At the time of writing, Russia, Ukraine, the European Union (EU) and the United States (U.S.) are all potential immediate military combatants in the greatest war in decades of world history. These parties are struggling over the fate of Ukraine as either a member of the North Atlantic Treaty Organization (NATO) or a militarily independent country more under Russian influence.
Being a land of great national significance to Russia, the fight over Ukraine dates more recently to the foundation of NATO by the U.S., the United Kingdom, France, Italy and other western European countries in order to counter the influence of the Soviet Union. NATO has since grown to include many more European countries and today, member states, countries in the EU and the U.S. are all interested in curtailing the strength of a perceived rival power. Conversely, Russia remembers what has happened historically when Western European hegemony has converged on its borders. Belarus and Ukraine are the only non-Russian major European countries also not yet NATO members, and NATO missiles are positioned all throughout Eastern Europe in close striking distance to Russia.
Last November, Russia completed the mobilization of 100,000 soldiers near its border with Ukraine. On a Dec. 7 phone call between the two leaders, Russian president Vladimir Putin demanded a NATO promise to cease eastward expansion, and U.S. president Joe Biden responded threatening Russia with economic sanctions in the event of an invasion. There have since been weeks of speculation, rhetoric, diplomacy and U.S. weapons shipments to Ukraine, and each country’s refusal to concede to the other on the ability of Ukraine to potentially join NATO. The situation seems to grow more dangerous each day.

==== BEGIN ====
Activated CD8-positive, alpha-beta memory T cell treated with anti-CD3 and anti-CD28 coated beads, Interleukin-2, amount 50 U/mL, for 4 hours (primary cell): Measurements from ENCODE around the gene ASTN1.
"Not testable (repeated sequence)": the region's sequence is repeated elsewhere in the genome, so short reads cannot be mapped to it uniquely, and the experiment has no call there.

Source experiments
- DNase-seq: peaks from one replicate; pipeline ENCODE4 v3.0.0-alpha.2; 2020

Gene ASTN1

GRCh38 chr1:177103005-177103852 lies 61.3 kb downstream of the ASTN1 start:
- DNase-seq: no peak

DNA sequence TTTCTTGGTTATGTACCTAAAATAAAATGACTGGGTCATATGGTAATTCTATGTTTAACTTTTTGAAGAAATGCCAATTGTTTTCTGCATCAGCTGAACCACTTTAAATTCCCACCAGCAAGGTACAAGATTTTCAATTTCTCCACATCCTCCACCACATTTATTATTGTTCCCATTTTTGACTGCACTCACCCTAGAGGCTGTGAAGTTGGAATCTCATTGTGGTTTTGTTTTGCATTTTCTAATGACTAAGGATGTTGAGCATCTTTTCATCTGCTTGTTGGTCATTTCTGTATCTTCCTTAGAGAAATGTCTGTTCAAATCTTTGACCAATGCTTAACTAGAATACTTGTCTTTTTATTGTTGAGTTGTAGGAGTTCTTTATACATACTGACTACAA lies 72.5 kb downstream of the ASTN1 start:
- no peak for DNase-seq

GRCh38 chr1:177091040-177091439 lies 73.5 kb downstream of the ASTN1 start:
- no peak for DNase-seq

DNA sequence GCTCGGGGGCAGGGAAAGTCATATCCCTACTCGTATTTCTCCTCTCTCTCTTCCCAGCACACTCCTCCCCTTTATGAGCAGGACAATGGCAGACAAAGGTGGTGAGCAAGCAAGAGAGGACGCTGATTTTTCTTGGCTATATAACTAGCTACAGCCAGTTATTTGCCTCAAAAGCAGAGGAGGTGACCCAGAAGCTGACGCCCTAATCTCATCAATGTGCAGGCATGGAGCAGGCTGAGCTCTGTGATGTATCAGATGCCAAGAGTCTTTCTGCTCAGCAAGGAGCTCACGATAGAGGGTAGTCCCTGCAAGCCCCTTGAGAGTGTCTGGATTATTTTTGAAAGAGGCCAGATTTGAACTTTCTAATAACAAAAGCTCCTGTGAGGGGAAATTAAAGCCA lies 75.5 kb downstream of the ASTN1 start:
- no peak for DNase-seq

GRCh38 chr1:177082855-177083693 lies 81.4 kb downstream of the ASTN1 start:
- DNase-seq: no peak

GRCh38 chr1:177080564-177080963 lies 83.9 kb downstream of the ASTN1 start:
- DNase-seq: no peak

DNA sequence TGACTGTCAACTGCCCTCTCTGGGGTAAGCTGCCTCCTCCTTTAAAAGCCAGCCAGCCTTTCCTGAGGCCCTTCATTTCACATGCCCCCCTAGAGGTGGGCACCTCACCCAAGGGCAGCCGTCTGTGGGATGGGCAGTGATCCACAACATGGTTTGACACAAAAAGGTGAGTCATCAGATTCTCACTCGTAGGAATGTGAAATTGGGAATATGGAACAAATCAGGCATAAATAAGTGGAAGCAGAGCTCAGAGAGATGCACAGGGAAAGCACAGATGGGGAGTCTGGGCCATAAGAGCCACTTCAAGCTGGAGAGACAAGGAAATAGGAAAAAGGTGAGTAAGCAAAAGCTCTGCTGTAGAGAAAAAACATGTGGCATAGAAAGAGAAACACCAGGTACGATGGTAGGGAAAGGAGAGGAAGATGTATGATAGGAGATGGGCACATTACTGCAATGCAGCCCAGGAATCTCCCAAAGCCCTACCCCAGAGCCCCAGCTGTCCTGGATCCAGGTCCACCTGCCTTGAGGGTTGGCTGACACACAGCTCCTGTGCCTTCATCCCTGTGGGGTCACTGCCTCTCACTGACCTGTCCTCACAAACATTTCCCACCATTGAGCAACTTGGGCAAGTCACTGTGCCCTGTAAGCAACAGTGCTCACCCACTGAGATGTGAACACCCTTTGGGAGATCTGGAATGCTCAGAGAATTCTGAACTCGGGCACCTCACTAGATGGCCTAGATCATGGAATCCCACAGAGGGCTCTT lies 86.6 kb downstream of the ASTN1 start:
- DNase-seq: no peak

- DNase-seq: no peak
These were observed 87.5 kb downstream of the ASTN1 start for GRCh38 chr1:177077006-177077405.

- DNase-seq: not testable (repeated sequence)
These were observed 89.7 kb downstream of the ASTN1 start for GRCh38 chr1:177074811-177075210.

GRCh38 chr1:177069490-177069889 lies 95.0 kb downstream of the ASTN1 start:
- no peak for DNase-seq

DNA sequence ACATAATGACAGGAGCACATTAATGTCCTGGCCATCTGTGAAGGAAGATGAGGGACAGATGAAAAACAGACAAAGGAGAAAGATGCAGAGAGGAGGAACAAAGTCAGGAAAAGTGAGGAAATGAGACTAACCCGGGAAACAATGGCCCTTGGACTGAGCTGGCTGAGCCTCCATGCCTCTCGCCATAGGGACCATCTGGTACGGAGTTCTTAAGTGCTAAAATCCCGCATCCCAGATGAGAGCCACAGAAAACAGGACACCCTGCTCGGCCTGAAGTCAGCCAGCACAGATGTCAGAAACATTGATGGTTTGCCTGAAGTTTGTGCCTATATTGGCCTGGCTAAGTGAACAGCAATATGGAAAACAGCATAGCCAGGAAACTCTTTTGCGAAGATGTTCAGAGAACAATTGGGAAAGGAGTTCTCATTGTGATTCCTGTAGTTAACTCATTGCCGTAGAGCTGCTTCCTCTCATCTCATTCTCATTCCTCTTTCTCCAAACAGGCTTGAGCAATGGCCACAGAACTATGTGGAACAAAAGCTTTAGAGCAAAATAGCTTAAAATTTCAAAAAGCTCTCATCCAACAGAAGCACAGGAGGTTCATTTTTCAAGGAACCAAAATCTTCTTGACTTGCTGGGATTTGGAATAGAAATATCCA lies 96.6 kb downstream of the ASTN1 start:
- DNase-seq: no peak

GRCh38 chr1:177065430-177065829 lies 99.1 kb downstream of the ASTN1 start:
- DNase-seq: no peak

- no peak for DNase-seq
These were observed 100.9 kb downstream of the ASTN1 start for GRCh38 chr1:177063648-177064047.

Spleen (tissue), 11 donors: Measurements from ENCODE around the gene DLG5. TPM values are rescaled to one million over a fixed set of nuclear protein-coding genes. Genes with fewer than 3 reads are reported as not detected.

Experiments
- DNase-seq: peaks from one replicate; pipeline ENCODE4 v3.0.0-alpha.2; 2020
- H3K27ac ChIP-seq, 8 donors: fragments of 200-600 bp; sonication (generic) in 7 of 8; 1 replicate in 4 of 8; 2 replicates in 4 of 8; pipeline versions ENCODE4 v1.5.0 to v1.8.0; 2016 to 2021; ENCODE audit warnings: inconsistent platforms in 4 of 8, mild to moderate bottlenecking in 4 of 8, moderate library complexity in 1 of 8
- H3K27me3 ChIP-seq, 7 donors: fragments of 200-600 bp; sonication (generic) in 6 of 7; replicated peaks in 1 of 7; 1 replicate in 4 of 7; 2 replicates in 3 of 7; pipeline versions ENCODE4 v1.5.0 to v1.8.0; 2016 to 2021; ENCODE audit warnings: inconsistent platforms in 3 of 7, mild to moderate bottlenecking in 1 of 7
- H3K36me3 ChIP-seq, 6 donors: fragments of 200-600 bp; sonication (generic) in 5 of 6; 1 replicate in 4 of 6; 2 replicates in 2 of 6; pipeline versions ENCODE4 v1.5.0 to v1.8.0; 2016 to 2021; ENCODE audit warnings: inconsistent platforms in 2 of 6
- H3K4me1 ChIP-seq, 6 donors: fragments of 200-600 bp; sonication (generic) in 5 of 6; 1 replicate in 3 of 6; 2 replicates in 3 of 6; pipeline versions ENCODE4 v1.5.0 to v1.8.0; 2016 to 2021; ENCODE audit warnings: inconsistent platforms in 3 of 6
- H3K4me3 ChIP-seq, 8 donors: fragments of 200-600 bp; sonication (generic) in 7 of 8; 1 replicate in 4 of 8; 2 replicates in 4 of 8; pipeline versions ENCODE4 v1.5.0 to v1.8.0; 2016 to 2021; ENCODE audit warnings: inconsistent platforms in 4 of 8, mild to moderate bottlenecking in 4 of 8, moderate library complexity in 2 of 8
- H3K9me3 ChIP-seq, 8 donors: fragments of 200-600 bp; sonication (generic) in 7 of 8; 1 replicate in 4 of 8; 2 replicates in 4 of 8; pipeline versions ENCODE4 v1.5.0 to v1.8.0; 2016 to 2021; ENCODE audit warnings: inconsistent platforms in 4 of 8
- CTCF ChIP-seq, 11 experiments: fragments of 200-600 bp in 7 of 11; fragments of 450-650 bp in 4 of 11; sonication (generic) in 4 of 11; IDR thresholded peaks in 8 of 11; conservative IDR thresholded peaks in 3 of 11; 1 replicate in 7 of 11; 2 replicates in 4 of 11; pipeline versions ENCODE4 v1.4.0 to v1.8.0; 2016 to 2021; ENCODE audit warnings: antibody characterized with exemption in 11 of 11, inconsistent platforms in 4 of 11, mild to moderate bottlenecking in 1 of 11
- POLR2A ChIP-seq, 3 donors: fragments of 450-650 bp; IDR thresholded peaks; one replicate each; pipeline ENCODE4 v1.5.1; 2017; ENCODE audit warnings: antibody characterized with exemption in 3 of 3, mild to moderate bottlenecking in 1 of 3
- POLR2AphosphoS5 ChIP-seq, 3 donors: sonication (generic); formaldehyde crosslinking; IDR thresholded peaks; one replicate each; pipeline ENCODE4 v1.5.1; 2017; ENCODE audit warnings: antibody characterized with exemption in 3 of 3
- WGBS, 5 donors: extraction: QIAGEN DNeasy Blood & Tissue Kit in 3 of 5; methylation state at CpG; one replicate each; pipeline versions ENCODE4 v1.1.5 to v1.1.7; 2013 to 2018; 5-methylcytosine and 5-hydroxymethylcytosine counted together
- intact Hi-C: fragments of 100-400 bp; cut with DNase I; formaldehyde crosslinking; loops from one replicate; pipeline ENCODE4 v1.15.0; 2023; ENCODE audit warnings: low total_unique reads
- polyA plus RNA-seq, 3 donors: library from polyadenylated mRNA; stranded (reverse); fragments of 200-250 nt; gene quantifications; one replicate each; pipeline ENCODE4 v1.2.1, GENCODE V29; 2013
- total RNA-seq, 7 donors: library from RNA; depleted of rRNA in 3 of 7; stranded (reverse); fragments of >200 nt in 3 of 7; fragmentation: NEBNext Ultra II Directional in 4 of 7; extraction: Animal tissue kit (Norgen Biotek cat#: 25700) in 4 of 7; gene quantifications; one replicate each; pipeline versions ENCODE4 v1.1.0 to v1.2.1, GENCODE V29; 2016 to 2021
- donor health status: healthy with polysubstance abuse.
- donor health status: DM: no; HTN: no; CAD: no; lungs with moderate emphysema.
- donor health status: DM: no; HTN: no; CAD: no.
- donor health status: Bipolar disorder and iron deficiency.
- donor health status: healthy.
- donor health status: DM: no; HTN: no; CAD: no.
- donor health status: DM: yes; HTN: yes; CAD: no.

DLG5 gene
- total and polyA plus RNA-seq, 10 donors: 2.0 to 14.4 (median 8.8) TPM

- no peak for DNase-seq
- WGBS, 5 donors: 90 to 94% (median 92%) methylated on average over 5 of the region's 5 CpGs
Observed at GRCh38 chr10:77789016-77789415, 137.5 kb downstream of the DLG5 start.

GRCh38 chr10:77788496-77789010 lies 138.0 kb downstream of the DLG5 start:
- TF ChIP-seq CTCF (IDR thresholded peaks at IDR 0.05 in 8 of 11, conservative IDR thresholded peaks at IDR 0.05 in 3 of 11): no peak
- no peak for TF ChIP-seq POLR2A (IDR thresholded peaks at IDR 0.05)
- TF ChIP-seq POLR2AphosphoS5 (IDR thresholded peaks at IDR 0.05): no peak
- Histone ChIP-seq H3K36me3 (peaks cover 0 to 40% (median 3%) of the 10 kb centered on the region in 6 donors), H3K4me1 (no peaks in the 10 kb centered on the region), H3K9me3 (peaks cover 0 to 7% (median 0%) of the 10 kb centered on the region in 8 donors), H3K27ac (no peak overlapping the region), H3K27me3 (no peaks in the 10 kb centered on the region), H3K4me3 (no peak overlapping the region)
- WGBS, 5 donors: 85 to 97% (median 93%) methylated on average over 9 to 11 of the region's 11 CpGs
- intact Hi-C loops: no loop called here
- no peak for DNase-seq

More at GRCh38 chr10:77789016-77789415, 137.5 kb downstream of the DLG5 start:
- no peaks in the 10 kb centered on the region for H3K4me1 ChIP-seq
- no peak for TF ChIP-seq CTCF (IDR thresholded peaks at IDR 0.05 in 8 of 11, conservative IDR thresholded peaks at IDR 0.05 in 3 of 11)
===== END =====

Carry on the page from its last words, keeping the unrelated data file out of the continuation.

Last Friday, in a break from previous less direct support, Biden said he would “move U.S. troops to Eastern Europe in NATO countries in the near term,” significantly increasing the legitimate threat of global war. On Monday, representatives of Russia and the U.S. at the United Nations Security Council at a request from the U.S. to negotiate a solution. While no agreements were reached at the conference, each country blamed the other for the crisis. Russia insisted they had no invasion plans, which were instead fabricated, and U.S. diplomats claimed Russia was refusing to negotiate.